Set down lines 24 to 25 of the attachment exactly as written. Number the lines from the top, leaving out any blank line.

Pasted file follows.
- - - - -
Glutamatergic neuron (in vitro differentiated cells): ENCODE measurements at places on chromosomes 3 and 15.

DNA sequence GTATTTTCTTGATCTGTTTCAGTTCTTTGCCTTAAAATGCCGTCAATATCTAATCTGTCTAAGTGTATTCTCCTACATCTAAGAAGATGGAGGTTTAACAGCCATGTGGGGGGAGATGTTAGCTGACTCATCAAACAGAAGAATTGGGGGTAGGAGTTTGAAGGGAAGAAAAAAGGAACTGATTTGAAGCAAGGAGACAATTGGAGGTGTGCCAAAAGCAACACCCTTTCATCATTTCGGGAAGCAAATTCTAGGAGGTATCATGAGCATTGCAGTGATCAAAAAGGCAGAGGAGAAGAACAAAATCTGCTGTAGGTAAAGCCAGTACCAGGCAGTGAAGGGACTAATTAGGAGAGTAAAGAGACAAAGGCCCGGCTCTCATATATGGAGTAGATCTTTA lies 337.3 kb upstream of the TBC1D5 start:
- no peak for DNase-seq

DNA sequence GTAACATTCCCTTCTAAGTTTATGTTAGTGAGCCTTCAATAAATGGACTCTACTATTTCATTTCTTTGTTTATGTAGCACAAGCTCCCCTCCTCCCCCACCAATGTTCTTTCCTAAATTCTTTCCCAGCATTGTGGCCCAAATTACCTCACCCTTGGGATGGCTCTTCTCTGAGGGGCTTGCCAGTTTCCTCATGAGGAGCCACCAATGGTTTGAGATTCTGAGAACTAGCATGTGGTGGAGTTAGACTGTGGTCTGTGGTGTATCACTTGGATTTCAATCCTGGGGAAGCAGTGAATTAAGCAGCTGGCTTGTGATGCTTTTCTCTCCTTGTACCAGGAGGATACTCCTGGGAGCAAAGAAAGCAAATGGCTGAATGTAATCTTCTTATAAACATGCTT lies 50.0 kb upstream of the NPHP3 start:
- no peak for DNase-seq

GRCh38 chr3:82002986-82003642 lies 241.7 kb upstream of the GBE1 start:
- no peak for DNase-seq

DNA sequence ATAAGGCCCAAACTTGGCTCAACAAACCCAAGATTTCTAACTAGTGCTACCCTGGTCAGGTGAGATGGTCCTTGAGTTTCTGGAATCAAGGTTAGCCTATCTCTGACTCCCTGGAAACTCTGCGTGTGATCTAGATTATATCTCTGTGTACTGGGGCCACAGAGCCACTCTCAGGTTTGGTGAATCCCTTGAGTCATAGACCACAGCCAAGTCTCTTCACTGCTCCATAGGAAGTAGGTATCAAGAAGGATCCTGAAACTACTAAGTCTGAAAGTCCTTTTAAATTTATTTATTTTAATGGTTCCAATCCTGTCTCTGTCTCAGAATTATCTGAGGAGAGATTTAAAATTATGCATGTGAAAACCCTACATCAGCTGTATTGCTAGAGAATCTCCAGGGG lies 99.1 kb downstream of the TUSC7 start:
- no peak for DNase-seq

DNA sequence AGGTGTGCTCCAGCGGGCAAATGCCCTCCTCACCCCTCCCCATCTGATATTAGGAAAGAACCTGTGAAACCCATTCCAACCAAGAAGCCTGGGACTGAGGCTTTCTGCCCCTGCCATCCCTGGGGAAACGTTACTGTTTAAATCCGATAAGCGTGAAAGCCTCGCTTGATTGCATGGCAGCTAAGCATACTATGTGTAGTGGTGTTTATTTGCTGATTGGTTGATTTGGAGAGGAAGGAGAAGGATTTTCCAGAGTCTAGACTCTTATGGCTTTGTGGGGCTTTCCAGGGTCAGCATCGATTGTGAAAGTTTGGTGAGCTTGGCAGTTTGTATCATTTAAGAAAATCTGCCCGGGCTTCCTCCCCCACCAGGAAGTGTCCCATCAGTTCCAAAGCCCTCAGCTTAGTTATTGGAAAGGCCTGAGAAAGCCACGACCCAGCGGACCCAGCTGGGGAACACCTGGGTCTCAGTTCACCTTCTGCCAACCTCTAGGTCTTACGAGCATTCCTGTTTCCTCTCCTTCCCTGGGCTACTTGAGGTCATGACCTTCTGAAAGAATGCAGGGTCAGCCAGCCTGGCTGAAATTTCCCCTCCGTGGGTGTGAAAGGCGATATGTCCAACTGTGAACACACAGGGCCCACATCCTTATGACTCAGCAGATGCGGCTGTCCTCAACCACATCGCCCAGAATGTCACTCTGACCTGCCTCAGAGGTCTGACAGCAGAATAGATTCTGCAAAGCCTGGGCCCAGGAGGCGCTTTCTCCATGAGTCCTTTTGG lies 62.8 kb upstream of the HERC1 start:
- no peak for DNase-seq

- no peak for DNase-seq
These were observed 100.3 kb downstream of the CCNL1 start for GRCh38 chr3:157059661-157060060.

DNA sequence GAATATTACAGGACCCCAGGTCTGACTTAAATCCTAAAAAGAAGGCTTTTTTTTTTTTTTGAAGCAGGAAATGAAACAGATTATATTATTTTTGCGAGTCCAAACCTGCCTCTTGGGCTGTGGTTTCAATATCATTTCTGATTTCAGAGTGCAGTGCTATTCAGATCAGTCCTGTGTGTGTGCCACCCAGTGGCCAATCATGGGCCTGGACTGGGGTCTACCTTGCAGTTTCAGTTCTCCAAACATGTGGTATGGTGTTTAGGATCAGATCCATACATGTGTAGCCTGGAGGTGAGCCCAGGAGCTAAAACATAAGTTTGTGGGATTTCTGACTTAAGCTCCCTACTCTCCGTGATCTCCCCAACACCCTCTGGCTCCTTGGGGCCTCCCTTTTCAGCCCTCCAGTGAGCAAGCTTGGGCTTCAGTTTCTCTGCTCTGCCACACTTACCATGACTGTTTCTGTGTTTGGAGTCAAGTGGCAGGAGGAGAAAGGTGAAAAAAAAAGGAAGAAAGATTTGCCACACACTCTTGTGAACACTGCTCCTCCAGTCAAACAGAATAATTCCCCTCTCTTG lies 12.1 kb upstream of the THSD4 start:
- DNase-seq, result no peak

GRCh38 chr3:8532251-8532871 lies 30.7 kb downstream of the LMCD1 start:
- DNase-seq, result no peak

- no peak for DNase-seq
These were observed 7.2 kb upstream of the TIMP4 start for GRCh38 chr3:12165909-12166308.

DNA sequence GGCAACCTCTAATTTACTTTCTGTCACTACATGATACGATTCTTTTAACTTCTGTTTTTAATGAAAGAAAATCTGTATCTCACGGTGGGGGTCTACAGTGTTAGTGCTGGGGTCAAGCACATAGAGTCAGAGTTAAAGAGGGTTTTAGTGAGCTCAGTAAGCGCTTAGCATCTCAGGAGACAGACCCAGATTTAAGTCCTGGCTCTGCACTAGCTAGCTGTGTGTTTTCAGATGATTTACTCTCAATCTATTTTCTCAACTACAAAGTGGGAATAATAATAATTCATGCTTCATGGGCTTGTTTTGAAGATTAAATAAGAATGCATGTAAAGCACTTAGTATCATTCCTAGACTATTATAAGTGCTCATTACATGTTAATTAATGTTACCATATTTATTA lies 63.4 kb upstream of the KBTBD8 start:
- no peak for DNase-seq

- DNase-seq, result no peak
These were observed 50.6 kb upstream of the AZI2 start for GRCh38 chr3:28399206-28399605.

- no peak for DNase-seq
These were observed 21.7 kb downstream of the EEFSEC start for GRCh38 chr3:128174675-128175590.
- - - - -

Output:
- no peak for DNase-seq
These were observed 21.7 kb downstream of the EEFSEC start for GRCh38 chr3:128174675-128175590.